On that subject, I am thrilled to announce there’s a new sustainable butcher in town. Benjamin Darnaud, a young French chef I’ve been friends with for years, has just opened Viande & Chef in Paris’ 10 arrondissement. He buys whole animals from a select few artisanal farmers, and his talented team comes up with innovative ways to use every last part, rather than supply a disproportionate amount of the more prized cuts. This nose-to-tail approach means they may not have the exact cut you’re looking for that particular day, but they’ll make it up to you tenfold with delicious and quirky stuff. (We thank them for allowing us to take pictures in the shop; photo credit: Anne Elder.)

Without further ado, here are my 6 tips to win at boucherie.

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Banana Pecan Cake with Maple Glaze

Banana Pecan Cake with Maple Glaze

This banana pecan cake entered my life thanks to one of the countless blessings this blog has brought to my life, which is to have met and become friends with quite a few cookbook authors.

Cookbook authors are delicious people to be around, naturally, and if I manage to fox my way into their house they may actually cook for me, but the invaluable bonus is that, once I’ve come to know and trust them, once I’ve witnessed how exacting they are, and how much pressure they submit themselves to in order to produce bulletproof recipes, I feel I can use their cookbooks with blind faith. I know I’m in good hands, and things had better work out because I know where they live.

One of my cookbook-writing friends is Marianne Magnier-Moreno, whom I met almost years and years ago at Chocolate & Zucchini’s second anniversary party, and who wears many hats: recipe writer, journalist, translator, cheesecake maker, young mother, and significant other to a gifted painter.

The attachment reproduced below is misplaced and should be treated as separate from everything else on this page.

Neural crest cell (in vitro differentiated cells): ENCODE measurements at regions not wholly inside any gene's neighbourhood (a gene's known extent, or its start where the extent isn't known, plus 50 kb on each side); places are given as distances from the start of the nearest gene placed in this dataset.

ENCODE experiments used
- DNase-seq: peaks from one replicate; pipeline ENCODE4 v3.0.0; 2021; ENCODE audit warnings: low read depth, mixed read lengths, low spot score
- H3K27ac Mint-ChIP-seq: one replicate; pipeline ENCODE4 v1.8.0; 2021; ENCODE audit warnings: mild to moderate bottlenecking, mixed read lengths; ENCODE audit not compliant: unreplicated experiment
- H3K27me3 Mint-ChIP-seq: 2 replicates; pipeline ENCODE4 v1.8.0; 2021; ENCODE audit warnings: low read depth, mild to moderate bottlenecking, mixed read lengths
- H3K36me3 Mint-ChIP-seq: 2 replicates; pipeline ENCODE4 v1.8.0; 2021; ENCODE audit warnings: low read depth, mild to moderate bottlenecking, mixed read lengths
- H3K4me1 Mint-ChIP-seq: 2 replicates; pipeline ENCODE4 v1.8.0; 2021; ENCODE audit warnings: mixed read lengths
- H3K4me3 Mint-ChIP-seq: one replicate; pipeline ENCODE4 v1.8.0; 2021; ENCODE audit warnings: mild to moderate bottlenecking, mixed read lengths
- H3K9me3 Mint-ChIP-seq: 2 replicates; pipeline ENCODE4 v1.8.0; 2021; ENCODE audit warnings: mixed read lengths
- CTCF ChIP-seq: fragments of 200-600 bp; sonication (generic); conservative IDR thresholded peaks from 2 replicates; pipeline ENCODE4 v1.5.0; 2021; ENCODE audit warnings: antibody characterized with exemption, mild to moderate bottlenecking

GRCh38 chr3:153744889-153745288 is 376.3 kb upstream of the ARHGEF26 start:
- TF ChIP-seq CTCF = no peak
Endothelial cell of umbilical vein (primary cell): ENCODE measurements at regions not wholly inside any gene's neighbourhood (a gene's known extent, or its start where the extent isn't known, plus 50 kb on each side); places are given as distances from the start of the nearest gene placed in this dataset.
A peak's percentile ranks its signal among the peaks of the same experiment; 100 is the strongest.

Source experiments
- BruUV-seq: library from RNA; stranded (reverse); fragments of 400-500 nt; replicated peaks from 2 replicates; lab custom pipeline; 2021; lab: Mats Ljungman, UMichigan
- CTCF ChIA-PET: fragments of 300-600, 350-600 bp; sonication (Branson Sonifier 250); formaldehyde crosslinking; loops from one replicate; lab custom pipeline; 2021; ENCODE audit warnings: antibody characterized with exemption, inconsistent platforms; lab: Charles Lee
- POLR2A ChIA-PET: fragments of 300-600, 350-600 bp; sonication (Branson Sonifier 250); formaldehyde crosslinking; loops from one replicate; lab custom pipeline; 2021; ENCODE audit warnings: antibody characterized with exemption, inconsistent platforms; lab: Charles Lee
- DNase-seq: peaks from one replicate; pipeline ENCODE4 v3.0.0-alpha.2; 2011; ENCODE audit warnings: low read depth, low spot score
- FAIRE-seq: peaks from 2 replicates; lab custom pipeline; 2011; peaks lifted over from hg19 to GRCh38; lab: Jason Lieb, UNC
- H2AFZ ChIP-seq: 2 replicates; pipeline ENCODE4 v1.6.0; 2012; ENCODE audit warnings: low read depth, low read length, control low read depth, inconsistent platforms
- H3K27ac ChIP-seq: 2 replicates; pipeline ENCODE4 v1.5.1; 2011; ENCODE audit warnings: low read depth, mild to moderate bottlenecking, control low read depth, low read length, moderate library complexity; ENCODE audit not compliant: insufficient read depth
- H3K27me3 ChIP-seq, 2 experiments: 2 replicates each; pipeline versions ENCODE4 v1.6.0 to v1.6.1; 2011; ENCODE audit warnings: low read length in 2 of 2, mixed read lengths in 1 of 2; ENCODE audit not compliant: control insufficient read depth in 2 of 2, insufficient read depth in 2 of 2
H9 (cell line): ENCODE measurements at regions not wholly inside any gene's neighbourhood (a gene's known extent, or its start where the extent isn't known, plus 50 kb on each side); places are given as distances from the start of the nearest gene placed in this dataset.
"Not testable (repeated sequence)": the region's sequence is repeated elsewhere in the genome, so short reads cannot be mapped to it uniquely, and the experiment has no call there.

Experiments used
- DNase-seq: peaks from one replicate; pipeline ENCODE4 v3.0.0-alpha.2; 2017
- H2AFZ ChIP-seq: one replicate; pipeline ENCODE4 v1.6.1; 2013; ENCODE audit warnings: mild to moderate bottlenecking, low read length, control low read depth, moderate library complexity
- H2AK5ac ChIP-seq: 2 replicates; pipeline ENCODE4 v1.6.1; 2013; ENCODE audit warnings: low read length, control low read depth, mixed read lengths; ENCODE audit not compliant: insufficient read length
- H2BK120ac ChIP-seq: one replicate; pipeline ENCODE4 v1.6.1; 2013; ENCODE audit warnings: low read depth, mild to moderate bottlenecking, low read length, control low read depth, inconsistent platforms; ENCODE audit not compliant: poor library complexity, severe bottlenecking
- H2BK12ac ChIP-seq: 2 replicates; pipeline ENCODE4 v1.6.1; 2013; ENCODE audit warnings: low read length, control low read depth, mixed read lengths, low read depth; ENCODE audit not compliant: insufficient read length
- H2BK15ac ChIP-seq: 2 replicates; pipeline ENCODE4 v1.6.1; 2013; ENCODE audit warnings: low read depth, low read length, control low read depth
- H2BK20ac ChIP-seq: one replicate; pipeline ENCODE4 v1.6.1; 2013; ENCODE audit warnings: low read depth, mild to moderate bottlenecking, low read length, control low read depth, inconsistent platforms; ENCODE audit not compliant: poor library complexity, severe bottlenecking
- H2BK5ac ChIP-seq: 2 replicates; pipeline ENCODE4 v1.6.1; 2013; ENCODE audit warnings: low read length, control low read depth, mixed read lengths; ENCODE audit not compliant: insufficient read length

The crumb is moist and fluffy, the flavors multi-dimensional, and the overall sweetness is moderate, which leaves ample room for the maple glaze to step in and do its thing.

Marianne has recently released (and received an award for) a book called Le Grand Manuel du cuisinier that could actually be seen as an epic follow-up to another wonderful one she had written years before, called Mon Cours de cuisine pâtissier, a baking manual that offers seventy recipes with step-by-step pictures and detailed instructions. Step-by-step photography is nothing new in the world of cookbooks, but I’ve always thought it could make a book look dull. Not so here, where the shot-from-the-sky visuals and tasteful styling make each double an aesthetic treat.

My dear friend’s banana pecan cake

Among the winning recipes in that book is one for banana pecan cake, which I often bake when I have über-ripe bananas to use, and top with a maple glaze that’s also one of Marianne’s recipes.

I actually do not make the cake quite as written: I substitute almond butter for part of the butter in the printed recipe, and maple syrup for part of the sugar. I also lower the amount of flour, and add a little amber rum, and use pecans in place of Marianne’s walnuts.

Now, I know I just stated that I wanted to feel I could follow a cookbook’s directions with my eyes closed, but let me explain: I like to bake and cook things my own way, but in order to tweak a recipe, I need it to be rock-solid, otherwise it might not hold up to the tweaking.

But this banana pecan cake does, and brilliantly so. The crumb is moist and fluffy, the flavors multi-dimensional, and the overall sweetness is moderate, which leaves ample room for the maple glaze to step in and do its thing.